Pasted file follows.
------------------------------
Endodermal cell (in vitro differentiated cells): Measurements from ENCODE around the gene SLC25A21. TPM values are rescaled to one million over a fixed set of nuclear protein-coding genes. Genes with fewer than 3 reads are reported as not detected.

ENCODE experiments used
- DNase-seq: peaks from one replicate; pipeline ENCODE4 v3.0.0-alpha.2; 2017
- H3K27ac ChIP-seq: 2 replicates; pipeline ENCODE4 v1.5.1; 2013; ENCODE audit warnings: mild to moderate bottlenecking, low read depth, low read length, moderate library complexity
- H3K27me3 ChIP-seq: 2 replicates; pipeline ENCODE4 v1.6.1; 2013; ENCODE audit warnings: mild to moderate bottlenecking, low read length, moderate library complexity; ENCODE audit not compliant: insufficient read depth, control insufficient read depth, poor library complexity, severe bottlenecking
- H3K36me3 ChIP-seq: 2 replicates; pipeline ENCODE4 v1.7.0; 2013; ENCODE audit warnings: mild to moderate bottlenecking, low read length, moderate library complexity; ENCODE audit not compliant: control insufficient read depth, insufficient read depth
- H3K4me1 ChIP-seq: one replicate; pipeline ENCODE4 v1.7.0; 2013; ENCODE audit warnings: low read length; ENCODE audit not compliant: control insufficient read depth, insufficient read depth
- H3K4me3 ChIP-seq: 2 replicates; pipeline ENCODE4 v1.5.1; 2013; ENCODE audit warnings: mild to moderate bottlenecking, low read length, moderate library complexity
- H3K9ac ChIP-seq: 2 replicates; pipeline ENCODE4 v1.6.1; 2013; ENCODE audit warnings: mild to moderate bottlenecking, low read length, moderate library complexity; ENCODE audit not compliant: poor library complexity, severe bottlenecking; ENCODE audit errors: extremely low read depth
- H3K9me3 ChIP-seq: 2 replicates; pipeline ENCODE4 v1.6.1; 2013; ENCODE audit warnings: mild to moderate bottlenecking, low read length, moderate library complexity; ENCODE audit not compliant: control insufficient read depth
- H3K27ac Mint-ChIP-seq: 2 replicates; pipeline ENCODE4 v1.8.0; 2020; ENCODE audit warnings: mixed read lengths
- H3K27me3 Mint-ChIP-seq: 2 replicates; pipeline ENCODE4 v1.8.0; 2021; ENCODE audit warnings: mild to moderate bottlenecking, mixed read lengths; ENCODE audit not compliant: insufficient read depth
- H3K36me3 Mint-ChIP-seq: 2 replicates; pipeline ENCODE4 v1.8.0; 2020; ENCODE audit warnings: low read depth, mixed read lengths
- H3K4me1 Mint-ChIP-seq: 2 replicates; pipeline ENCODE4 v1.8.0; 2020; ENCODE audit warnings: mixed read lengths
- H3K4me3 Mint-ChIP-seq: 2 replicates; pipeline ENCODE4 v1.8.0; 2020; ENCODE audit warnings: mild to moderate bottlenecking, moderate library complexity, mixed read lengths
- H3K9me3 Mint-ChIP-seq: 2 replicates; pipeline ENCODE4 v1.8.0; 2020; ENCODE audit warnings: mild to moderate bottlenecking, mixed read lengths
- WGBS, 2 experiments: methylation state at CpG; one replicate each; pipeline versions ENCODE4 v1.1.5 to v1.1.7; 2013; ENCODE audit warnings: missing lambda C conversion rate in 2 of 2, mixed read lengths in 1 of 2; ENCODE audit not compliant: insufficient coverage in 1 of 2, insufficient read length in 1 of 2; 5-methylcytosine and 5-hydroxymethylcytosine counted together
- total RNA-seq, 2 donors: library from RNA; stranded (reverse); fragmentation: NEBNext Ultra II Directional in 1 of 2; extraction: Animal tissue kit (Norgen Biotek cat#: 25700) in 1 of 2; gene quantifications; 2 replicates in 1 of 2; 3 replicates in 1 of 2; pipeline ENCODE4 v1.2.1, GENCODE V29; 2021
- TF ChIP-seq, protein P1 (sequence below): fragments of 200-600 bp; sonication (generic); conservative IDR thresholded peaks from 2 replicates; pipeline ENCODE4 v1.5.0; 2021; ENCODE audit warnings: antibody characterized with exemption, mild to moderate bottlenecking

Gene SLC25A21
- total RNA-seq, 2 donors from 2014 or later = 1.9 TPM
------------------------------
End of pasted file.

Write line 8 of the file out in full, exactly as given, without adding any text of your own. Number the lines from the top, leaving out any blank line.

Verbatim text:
- H3K4me3 ChIP-seq: 2 replicates; pipeline ENCODE4 v1.5.1; 2013; ENCODE audit warnings: mild to moderate bottlenecking, low read length, moderate library complexity